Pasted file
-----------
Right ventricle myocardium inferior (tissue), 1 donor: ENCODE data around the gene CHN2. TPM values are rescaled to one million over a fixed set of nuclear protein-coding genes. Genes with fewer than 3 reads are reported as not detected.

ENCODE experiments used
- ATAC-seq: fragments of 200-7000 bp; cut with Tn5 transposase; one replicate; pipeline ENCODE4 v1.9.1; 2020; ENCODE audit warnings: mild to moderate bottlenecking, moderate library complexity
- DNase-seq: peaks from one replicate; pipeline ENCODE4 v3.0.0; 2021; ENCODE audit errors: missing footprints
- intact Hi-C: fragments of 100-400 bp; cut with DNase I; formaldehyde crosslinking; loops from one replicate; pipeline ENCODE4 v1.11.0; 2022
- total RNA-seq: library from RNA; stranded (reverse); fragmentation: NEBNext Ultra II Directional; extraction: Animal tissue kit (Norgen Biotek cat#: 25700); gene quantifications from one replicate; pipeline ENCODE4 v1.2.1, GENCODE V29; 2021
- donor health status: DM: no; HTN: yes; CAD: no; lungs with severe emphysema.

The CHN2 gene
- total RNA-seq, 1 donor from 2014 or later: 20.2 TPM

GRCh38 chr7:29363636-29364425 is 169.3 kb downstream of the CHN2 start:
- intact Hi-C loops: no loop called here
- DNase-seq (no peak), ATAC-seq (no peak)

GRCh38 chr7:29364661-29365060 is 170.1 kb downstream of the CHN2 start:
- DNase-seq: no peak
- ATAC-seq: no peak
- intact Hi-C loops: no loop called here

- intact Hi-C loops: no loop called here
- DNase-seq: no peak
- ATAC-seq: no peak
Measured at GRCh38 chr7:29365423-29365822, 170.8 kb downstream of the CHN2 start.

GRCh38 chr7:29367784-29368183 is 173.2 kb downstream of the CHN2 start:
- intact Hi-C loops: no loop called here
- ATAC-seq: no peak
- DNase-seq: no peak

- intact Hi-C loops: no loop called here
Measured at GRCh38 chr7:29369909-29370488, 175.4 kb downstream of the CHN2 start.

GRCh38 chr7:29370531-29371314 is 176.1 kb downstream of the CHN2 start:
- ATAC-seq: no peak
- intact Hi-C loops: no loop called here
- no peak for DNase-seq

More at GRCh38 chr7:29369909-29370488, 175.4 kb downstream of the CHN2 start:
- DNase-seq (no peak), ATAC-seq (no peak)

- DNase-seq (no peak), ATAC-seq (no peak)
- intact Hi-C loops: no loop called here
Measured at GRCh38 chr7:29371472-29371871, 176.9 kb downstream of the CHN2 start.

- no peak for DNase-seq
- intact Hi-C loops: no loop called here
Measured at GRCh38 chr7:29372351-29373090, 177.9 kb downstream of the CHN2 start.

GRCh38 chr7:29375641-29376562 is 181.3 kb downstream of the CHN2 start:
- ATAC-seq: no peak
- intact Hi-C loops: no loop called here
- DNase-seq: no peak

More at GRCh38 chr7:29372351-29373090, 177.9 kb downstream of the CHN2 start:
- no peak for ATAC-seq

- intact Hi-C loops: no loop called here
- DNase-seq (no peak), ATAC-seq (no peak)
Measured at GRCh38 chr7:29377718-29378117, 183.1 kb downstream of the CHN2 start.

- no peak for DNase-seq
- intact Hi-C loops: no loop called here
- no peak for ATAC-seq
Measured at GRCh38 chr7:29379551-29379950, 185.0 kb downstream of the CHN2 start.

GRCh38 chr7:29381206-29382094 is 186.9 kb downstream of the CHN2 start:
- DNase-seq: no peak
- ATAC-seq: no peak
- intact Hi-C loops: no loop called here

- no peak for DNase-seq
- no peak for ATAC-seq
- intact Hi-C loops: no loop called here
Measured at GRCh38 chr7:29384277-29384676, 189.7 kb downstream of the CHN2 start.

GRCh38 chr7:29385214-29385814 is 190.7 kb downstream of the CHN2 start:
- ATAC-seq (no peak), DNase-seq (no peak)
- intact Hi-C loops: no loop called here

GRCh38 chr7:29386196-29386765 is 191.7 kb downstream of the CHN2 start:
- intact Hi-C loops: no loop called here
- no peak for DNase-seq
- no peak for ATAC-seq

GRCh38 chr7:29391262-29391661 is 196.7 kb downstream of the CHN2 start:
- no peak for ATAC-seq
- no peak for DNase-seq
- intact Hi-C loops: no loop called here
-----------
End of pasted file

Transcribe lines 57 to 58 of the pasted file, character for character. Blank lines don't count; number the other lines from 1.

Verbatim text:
- no peak for ATAC-seq
- intact Hi-C loops: no loop called here